My hat's off to Amazon for having the balls to do this. I don't see any plausible reason why anybody shouldn't be able to offer this service, but the major entertainment conglomerates behave predictably; they are guaranteed to attempt to turn any of these services into a revenue stream for themselves regardless of what the middleman (Amazon, Google, Apple, etc.) or the users consider fair and commonsensical.
posted by ardgedee at 10:59 AM on April 4, 2011


Cloud Drive = Amazon S3 (Retail Edition)

As for mp3.com, that was completely different. If you could verify you owned the disc, they'd make a copy of their copy of the mp3 and put it in your locker. That's an unauthorized copy as far as the law is concerned.
posted by blue_beetle at 11:01 AM on April 4, 2011


"Big Content" Is Strangling American Innovation -Harvard Business Review
posted by jeffburdges at 11:04 AM on April 4, 2011 [1 favorite]


How does licensing fit in? If I upload my files/music to ACP, who does the RIAA want me to get a license from? Why? Do they just want Amazon to examine the data I upload for copyrighted materials?

Uploading your files to Amazon's servers and redownloading or streaming them is a kind of format shifting. Format shifting is based on fair use, which means that it's a defense to infringement, not an explicitly defined right. The RIAA's theory is that any kind of format or time shifting is illegal copyright infringement until proven otherwise (e.g. as with the Sony v. Universal City Studios case).

The RIAA likely wants one of two outcomes: either a blanket licensing deal whereby Amazon pays it a per megabyte fee for uploaded data (as you point out, analyzing the data for copyrighted status is too difficult) or they simply want the service killed outright. Remember, the RIAA has a horrible track record when it comes to embracing and commercializing new technology. It would not surprise me if the end goal was the death of Cloud Player and a return to the status quo.

And to a certain extent it makes sense: cloud streaming is, one sense, the 'end game' of music format and device compatibility problems. You upload your music one time and from then on you can stream your music—transcoded into a different format if necessary—to just about any device with an internet connection. No more syncing, no more format issues, no more repurchasing when a new format comes out. Once and done. That's got to really bother the RIAA.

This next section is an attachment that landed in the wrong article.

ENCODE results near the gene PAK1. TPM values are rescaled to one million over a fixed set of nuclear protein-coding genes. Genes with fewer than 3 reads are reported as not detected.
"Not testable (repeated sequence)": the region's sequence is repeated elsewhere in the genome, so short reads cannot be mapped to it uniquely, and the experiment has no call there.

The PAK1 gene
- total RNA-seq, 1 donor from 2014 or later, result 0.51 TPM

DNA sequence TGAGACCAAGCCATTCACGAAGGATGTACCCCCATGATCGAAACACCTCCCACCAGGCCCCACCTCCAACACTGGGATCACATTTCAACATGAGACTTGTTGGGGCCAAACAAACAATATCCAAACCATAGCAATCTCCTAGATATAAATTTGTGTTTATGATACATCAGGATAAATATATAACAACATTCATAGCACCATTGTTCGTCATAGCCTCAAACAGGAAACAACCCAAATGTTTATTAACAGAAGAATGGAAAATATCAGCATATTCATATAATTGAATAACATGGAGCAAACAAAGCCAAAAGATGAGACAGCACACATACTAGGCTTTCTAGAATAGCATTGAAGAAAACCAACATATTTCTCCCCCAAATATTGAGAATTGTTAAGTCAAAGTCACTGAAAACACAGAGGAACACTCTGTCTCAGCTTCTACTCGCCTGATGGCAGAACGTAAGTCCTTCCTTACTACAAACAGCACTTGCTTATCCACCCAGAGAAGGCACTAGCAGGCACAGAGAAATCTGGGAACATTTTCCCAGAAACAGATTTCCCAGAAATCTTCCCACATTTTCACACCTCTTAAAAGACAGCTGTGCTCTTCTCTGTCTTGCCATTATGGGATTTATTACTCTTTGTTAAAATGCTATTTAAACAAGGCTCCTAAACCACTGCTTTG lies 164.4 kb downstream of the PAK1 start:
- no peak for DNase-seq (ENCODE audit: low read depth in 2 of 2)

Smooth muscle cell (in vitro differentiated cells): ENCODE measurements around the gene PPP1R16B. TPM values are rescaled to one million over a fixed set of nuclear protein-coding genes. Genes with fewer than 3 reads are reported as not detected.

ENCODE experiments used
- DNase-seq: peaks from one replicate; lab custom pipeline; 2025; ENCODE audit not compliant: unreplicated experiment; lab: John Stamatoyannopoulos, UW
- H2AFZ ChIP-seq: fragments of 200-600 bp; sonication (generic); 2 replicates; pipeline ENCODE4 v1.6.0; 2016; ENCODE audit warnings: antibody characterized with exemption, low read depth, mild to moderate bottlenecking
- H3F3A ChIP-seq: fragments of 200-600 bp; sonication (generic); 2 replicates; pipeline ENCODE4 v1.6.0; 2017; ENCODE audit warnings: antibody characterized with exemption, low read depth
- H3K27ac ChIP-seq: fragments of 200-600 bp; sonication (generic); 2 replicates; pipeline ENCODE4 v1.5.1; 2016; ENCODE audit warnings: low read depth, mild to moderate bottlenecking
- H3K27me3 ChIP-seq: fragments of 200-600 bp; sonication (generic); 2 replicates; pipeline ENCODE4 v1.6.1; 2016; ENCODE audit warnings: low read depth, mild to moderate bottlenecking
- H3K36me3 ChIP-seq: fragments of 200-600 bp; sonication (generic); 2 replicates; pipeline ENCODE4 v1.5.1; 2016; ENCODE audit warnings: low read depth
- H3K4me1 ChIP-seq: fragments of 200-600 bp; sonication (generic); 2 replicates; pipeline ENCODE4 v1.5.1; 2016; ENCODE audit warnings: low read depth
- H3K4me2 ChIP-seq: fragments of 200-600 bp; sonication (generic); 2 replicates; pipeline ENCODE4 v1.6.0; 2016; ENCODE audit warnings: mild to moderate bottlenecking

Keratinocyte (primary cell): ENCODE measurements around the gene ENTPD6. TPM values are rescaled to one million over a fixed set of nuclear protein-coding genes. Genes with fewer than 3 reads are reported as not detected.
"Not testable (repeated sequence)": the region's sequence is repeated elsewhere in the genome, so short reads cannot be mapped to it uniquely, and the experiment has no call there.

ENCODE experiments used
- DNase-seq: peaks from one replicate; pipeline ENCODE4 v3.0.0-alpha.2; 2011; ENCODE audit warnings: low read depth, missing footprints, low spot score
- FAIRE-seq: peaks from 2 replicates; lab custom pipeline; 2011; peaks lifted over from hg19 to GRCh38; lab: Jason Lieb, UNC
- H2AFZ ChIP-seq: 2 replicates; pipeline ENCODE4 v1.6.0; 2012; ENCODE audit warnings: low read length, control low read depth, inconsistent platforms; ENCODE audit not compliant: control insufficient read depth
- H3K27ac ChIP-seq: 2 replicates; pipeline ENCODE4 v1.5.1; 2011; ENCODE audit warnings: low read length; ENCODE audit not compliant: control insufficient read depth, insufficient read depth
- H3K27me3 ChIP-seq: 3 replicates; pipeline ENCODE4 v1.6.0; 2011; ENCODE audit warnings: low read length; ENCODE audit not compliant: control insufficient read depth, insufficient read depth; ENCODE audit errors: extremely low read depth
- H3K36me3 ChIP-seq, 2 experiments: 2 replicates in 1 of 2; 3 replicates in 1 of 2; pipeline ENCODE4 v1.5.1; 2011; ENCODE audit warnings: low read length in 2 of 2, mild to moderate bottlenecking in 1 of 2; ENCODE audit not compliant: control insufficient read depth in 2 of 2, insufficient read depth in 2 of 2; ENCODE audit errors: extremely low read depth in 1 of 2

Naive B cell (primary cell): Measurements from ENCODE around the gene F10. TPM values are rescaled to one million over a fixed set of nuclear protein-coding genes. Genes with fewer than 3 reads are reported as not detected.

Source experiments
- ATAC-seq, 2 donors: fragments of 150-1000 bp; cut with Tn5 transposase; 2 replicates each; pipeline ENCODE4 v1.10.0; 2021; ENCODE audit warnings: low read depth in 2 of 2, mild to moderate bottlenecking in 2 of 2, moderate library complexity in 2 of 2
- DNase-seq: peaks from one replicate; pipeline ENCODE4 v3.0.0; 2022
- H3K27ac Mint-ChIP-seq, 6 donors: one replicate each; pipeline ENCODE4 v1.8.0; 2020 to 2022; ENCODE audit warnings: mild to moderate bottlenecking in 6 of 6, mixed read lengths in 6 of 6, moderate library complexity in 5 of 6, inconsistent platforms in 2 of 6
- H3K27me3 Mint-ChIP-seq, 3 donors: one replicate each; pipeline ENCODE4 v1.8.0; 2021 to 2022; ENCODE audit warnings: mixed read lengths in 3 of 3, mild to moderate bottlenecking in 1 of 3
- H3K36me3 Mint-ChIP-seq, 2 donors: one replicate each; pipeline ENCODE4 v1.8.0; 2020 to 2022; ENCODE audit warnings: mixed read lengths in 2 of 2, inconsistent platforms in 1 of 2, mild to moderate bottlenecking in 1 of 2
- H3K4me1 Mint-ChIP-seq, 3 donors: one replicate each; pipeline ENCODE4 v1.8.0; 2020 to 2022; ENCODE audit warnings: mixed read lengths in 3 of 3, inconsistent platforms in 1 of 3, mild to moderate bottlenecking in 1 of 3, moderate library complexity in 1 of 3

posted by jedicus at 11:05 AM on April 4, 2011 [11 favorites]


the death of Cloud Player and a return to the status quo.

They've got a great record for killing off potential businesses that don't make them quite as much money as they like, but a crappy one for defending the status quo, unless the status quo is "everyone just finds ways to do do everything whether it's legal or not".
posted by Artw at 11:08 AM on April 4, 2011


I like how an activity is no longer piracy when huge corporations do it. The anti-DRM world has been having this conversation for...15 years? But the RIAA only takes a change of business model under advisement when up against another megacorp.
posted by DU at 11:09 AM on April 4, 2011


...oh, and teaching the public to hate the concept of copyright in any form, that's their other big success of course.
posted by Artw at 11:09 AM on April 4, 2011 [2 favorites]


Reminds me of the olden days when orchestras working for radio stations and doing other live performances were violently against those record thingies, because it would cut into their profits. People today should read some of those old newspaper editorials, they're quite fascinating--and familiar.
posted by Melismata at 11:09 AM on April 4, 2011 [1 favorite]


How does licensing fit in? If I upload my files/music to ACP, who does the RIAA want me to get a license from? Why? Do they just want Amazon to examine the data I upload for copyrighted materials?

Let's say you buy a physical music CD and rip it to a set of mp3 files. You've just made a (possibly illegal) copy. If you upload it to your iPod, that's another (possibly illegal) copy. But since you are just some guy it's hard for the RIAA to come after you for it. If you take the mp3 file and upload it to Amazon, and they take your (possibly illegal) copy and stream it back to you, that's something that the RIAA can sue over. It's not clear if any of this is legal, because US copyright law is very vague about fair use and there have never been any laws (in the US) that clarify what exactly you can do with digital copies of music that you own. If Apple or Google get explicit licenses with the record companies, then they can do whatever the license says they can, without making the courts decide if the license is actually necessary or not.
posted by burnmp3s at 11:10 AM on April 4, 2011


This reminds me of MP3.com's argument a decade of so ago.